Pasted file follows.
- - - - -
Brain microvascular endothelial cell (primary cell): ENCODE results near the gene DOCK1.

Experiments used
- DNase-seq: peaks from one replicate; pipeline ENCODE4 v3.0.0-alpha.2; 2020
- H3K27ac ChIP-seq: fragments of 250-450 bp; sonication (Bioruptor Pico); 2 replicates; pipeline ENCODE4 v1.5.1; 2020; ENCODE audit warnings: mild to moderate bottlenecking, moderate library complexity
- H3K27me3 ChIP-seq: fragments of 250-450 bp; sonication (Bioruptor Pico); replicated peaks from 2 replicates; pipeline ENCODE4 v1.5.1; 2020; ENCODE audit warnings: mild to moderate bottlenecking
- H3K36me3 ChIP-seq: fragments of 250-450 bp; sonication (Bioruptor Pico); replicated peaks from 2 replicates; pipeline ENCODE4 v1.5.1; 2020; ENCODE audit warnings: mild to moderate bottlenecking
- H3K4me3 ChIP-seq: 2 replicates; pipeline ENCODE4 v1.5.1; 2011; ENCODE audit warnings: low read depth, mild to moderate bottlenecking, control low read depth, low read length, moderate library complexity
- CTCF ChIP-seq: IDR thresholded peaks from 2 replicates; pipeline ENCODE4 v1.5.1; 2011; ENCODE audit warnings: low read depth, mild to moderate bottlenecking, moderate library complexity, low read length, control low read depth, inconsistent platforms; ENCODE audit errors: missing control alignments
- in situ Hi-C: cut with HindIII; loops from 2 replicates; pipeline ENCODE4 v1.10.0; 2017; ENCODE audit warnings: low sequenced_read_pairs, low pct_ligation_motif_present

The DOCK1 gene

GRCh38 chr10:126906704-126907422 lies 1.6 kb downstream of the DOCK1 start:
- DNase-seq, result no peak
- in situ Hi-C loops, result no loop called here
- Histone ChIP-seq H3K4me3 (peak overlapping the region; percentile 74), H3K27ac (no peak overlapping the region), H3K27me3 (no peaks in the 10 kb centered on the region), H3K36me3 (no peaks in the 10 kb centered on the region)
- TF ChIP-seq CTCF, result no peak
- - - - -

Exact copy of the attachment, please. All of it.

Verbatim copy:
Brain microvascular endothelial cell (primary cell): ENCODE results near the gene DOCK1.

Experiments used
- DNase-seq: peaks from one replicate; pipeline ENCODE4 v3.0.0-alpha.2; 2020
- H3K27ac ChIP-seq: fragments of 250-450 bp; sonication (Bioruptor Pico); 2 replicates; pipeline ENCODE4 v1.5.1; 2020; ENCODE audit warnings: mild to moderate bottlenecking, moderate library complexity
- H3K27me3 ChIP-seq: fragments of 250-450 bp; sonication (Bioruptor Pico); replicated peaks from 2 replicates; pipeline ENCODE4 v1.5.1; 2020; ENCODE audit warnings: mild to moderate bottlenecking
- H3K36me3 ChIP-seq: fragments of 250-450 bp; sonication (Bioruptor Pico); replicated peaks from 2 replicates; pipeline ENCODE4 v1.5.1; 2020; ENCODE audit warnings: mild to moderate bottlenecking
- H3K4me3 ChIP-seq: 2 replicates; pipeline ENCODE4 v1.5.1; 2011; ENCODE audit warnings: low read depth, mild to moderate bottlenecking, control low read depth, low read length, moderate library complexity
- CTCF ChIP-seq: IDR thresholded peaks from 2 replicates; pipeline ENCODE4 v1.5.1; 2011; ENCODE audit warnings: low read depth, mild to moderate bottlenecking, moderate library complexity, low read length, control low read depth, inconsistent platforms; ENCODE audit errors: missing control alignments
- in situ Hi-C: cut with HindIII; loops from 2 replicates; pipeline ENCODE4 v1.10.0; 2017; ENCODE audit warnings: low sequenced_read_pairs, low pct_ligation_motif_present

The DOCK1 gene

GRCh38 chr10:126906704-126907422 lies 1.6 kb downstream of the DOCK1 start:
- DNase-seq, result no peak
- in situ Hi-C loops, result no loop called here
- Histone ChIP-seq H3K4me3 (peak overlapping the region; percentile 74), H3K27ac (no peak overlapping the region), H3K27me3 (no peaks in the 10 kb centered on the region), H3K36me3 (no peaks in the 10 kb centered on the region)
- TF ChIP-seq CTCF, result no peak